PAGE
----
9 Things to Do in Shoulder Season

October 9, 2014

Traditionally, fall in Whistler is known as the shoulder season – that time of year where summer is a distant memory, yet there’s still a way to go before we can step into our skis and celebrate winter.

While shoulder season in Whistler is quieter than the busy summer and winter months, there’s still a lot to do around town. In fact, activities are usually less expensive and less crowded than they are the rest of year, making shoulder season one of Whistler’s best-kept secrets.

Here are 9 of our favourite things to do during shoulder season in Whistler:

Watch Ski Movies

Not quite skiing conditions yet? No worries – the next best thing to doing it yourself is watching the pros do it. Shoulder season coincides with the release of the latest crop of ski films, and Whistler hosts a different premiere just about every week. We’re excited to check out some of the forward-thinking ski films of 2014, including the environmentally-focused film, The Little Things, and Pretty Faces, which features some of the world’s best female athletes.

Take a Hike

Shoulder season was practically made for hiking. The bugs are long gone, you won’t have to fight for a parking spot, and the mild weather means your energy will be high all day long. Whistler and Pemberton offer some incredible hikes—now is the time to do them!

hiking whistler

Stock Up

It’s time to take inventory of your ski and snowboard gear. Shoulder season is the perfect time to fill in the gaps in your personal inventory. There are tons of pre-season sales this time of year. Whistler Blackcomb’s annual Turkey Sale is the one to look out for, but many other stores offer deep discounts over the same weekend. Save lots of time for shopping over Thanksgiving.

Sample the Local Fare

With fewer tourists around, restaurateurs are eager to invite in locals to fill up seats. They do so by offering delectable multi-course menus at ridiculously low prices. If you’ve ever wanted to sample some of Whistler’s best restaurants like Araxi, Bearfoot Bistro, Alta Bistro, and Rim Rock, this is the time to do it.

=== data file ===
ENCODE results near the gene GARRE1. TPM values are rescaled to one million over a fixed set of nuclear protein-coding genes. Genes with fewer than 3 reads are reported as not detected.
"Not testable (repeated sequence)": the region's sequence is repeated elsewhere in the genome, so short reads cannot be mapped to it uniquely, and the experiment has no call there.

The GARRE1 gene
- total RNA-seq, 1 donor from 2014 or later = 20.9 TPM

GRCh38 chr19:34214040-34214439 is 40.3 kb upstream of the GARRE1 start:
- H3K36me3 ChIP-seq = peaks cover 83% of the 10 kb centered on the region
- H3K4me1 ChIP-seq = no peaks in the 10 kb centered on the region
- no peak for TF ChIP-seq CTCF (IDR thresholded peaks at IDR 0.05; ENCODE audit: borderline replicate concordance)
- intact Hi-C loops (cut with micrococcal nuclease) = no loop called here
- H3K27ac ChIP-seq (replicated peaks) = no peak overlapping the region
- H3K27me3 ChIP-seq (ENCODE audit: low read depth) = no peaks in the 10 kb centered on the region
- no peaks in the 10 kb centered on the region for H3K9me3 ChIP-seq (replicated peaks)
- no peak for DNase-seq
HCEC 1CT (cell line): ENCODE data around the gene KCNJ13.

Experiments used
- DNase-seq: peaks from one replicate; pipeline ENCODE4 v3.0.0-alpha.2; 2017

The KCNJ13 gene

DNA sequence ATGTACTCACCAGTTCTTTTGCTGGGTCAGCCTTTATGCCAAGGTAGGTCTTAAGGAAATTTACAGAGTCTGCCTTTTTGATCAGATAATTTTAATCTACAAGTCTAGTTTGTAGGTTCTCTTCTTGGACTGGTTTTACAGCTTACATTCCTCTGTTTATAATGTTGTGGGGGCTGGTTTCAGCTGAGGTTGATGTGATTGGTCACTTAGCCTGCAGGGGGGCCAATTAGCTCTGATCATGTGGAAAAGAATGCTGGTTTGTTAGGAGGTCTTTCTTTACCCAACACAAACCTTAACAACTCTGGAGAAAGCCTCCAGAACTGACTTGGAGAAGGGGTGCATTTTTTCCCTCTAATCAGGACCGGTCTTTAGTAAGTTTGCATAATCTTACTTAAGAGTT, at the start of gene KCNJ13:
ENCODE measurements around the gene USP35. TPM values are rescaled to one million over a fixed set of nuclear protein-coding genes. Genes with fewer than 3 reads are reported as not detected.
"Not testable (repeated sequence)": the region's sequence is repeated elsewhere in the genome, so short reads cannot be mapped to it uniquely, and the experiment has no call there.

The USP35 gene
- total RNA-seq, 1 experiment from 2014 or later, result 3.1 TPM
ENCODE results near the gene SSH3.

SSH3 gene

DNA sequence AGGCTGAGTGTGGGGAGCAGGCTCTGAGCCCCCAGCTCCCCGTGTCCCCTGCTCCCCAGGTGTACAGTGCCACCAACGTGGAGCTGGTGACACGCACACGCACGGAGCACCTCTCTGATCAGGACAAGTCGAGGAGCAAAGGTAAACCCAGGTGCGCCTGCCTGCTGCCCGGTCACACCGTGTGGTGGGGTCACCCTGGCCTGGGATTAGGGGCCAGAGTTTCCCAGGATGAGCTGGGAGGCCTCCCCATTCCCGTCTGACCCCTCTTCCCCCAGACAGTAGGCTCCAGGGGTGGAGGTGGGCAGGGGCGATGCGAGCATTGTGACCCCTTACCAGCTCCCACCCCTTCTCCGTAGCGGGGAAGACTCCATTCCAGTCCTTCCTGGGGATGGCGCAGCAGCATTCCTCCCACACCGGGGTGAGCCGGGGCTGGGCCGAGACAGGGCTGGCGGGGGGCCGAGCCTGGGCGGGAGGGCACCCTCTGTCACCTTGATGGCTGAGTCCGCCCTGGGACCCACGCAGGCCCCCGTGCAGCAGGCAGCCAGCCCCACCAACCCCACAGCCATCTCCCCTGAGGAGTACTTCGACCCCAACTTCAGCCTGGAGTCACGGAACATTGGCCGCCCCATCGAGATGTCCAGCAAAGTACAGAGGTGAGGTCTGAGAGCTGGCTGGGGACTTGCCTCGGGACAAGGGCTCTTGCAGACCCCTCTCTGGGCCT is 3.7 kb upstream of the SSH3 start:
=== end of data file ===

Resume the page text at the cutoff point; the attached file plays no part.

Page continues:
Hit the Gym

It’s probably been awhile since you last hit the slopes, so you might want to think about whipping yourself back into shape to avoid some very sore first days on the mountain. On the next rainy day, make a beeline for the gym. Keep your eyes peeled for the community week at Meadow Park, when fitness classes are offered for free!

Get Creative

Calling all readers and writers! The Whistler Readers and Writers Festival takes place October 17 to 19, offering readings, workshops, and other fun events for lovers of literature. It’s the perfect way to spark your creativity – and who knows, it could be just the push you need to finally start the memoir you’ve always contemplated writing…

The Horror!

Make sure your calendar is open for October 30—that’s when the Heavy Hitting Horror Fest takes place, and believe us when you say you don’t want to miss out. This homegrown horror film festival is like no other event in Whistler. Gory costumes are a must for all attendees, so start crafting yours now.

Run the Trails

Trail running is one of Whistler’s most underrated sports. With plenty of technical trails for cross-country mountain bikers, Whistler is the perfect place for trail running — all you need is a pair of sturdy trail running shoes. If you’re used to road running, you’re in for a treat: not only is trail running easier on your joints, but it’s a whole new mental game from pounding the pavement.


If you like food and wine—and let’s be honest, most of us do—then you need to get acquainted with Cornucopia, Whistler’s premier food and wine extravaganza. From November 6 to 16, indulge in workshops, tastings, multi-course meals, and parties featuring some of the very fine fare. Bon appetit!

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